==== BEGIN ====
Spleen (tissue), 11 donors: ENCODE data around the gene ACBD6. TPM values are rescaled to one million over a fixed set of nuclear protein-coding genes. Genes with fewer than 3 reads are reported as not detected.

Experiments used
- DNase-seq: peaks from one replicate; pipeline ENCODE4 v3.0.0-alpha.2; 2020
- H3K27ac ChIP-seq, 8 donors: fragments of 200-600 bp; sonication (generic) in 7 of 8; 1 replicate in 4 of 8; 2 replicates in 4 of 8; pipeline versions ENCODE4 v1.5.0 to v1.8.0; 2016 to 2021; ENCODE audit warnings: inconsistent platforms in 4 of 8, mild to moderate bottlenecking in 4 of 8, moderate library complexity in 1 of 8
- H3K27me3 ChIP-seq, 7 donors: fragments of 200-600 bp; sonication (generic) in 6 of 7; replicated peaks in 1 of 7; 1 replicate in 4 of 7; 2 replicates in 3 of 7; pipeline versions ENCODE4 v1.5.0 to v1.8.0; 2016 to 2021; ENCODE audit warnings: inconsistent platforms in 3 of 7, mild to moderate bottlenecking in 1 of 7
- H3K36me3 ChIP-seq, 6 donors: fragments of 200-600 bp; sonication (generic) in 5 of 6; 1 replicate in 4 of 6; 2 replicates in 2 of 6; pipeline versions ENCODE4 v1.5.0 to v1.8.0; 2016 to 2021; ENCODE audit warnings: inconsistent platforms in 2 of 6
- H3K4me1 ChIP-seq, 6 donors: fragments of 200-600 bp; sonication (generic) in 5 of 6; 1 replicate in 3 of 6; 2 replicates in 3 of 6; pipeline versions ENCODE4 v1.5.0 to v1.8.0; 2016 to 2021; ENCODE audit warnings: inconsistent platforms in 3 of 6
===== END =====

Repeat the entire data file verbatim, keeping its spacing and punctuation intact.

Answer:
Spleen (tissue), 11 donors: ENCODE data around the gene ACBD6. TPM values are rescaled to one million over a fixed set of nuclear protein-coding genes. Genes with fewer than 3 reads are reported as not detected.

Experiments used
- DNase-seq: peaks from one replicate; pipeline ENCODE4 v3.0.0-alpha.2; 2020
- H3K27ac ChIP-seq, 8 donors: fragments of 200-600 bp; sonication (generic) in 7 of 8; 1 replicate in 4 of 8; 2 replicates in 4 of 8; pipeline versions ENCODE4 v1.5.0 to v1.8.0; 2016 to 2021; ENCODE audit warnings: inconsistent platforms in 4 of 8, mild to moderate bottlenecking in 4 of 8, moderate library complexity in 1 of 8
- H3K27me3 ChIP-seq, 7 donors: fragments of 200-600 bp; sonication (generic) in 6 of 7; replicated peaks in 1 of 7; 1 replicate in 4 of 7; 2 replicates in 3 of 7; pipeline versions ENCODE4 v1.5.0 to v1.8.0; 2016 to 2021; ENCODE audit warnings: inconsistent platforms in 3 of 7, mild to moderate bottlenecking in 1 of 7
- H3K36me3 ChIP-seq, 6 donors: fragments of 200-600 bp; sonication (generic) in 5 of 6; 1 replicate in 4 of 6; 2 replicates in 2 of 6; pipeline versions ENCODE4 v1.5.0 to v1.8.0; 2016 to 2021; ENCODE audit warnings: inconsistent platforms in 2 of 6
- H3K4me1 ChIP-seq, 6 donors: fragments of 200-600 bp; sonication (generic) in 5 of 6; 1 replicate in 3 of 6; 2 replicates in 3 of 6; pipeline versions ENCODE4 v1.5.0 to v1.8.0; 2016 to 2021; ENCODE audit warnings: inconsistent platforms in 3 of 6